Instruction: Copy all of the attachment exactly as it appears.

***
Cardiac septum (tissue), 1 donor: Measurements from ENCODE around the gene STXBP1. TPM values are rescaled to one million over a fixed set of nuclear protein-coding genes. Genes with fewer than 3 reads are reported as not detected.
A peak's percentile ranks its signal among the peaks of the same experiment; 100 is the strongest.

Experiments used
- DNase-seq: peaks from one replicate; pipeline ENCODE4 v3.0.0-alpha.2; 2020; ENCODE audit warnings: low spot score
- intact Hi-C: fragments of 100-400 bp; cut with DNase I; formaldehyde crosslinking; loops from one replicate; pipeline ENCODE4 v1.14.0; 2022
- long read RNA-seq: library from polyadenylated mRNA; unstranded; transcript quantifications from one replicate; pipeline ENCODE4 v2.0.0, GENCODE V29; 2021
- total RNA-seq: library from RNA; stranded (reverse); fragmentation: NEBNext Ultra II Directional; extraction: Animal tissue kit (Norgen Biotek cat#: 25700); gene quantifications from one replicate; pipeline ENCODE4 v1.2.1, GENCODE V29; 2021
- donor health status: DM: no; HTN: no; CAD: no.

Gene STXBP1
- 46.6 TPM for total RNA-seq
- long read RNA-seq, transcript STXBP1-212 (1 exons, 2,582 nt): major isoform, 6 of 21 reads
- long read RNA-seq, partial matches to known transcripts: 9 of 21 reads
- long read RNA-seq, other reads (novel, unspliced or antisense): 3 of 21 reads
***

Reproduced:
Cardiac septum (tissue), 1 donor: Measurements from ENCODE around the gene STXBP1. TPM values are rescaled to one million over a fixed set of nuclear protein-coding genes. Genes with fewer than 3 reads are reported as not detected.
A peak's percentile ranks its signal among the peaks of the same experiment; 100 is the strongest.

Experiments used
- DNase-seq: peaks from one replicate; pipeline ENCODE4 v3.0.0-alpha.2; 2020; ENCODE audit warnings: low spot score
- intact Hi-C: fragments of 100-400 bp; cut with DNase I; formaldehyde crosslinking; loops from one replicate; pipeline ENCODE4 v1.14.0; 2022
- long read RNA-seq: library from polyadenylated mRNA; unstranded; transcript quantifications from one replicate; pipeline ENCODE4 v2.0.0, GENCODE V29; 2021
- total RNA-seq: library from RNA; stranded (reverse); fragmentation: NEBNext Ultra II Directional; extraction: Animal tissue kit (Norgen Biotek cat#: 25700); gene quantifications from one replicate; pipeline ENCODE4 v1.2.1, GENCODE V29; 2021
- donor health status: DM: no; HTN: no; CAD: no.

Gene STXBP1
- 46.6 TPM for total RNA-seq
- long read RNA-seq, transcript STXBP1-212 (1 exons, 2,582 nt): major isoform, 6 of 21 reads
- long read RNA-seq, partial matches to known transcripts: 9 of 21 reads
- long read RNA-seq, other reads (novel, unspliced or antisense): 3 of 21 reads